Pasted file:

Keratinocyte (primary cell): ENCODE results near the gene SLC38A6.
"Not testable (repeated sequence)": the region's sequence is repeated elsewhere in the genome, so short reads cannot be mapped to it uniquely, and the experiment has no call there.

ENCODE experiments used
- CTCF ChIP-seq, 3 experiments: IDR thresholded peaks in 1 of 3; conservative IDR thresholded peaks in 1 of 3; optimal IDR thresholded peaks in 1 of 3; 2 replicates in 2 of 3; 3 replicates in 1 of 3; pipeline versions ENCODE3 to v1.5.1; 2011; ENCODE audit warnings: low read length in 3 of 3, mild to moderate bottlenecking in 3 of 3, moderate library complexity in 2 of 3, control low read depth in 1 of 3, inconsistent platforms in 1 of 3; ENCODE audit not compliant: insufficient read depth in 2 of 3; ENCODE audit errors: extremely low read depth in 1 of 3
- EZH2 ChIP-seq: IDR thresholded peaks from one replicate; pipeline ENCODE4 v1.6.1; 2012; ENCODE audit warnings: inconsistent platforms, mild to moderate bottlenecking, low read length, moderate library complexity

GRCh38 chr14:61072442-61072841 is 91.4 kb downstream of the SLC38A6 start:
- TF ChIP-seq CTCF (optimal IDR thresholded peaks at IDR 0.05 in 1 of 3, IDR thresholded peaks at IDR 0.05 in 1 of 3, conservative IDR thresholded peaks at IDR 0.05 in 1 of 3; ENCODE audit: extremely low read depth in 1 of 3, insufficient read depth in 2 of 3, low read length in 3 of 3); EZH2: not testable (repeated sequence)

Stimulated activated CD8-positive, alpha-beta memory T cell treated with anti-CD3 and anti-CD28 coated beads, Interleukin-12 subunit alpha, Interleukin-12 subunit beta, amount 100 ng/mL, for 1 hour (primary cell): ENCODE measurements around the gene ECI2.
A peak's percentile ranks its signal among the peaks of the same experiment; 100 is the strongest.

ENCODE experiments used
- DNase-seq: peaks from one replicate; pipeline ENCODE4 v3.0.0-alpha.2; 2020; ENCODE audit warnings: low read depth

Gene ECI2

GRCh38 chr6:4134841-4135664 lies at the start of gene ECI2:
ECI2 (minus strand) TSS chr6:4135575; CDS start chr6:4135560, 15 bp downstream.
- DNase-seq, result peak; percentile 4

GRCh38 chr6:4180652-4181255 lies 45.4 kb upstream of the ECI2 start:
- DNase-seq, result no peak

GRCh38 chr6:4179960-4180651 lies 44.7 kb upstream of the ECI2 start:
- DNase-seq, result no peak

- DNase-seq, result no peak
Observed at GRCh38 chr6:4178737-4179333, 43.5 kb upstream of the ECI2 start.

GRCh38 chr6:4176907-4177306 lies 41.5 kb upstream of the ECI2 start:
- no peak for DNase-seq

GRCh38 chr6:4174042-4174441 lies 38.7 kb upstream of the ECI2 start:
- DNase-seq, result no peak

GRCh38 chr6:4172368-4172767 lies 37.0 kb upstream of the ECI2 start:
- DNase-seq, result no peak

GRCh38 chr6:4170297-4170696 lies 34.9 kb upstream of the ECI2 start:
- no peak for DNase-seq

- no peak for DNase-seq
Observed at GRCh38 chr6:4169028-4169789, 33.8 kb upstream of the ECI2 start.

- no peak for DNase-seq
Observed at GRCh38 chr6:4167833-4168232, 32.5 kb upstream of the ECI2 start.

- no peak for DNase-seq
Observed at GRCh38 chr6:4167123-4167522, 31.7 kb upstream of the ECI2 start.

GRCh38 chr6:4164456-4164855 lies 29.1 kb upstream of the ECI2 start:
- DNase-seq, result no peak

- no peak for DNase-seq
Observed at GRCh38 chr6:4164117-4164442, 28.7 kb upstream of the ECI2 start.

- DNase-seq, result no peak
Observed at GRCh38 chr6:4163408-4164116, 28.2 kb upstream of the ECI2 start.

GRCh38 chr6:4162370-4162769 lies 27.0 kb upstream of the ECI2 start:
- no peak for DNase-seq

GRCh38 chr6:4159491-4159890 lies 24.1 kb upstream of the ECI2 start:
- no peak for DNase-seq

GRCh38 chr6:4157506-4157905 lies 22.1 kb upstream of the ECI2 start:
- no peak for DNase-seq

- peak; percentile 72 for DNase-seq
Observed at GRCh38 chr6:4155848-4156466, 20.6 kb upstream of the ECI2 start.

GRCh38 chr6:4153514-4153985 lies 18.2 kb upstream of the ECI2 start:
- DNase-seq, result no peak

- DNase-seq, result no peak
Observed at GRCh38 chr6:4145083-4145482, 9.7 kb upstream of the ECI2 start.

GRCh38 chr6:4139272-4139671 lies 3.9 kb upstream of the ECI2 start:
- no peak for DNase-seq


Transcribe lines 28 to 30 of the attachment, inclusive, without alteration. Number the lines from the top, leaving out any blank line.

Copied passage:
GRCh38 chr6:4170297-4170696 lies 34.9 kb upstream of the ECI2 start:
- no peak for DNase-seq

- no peak for DNase-seq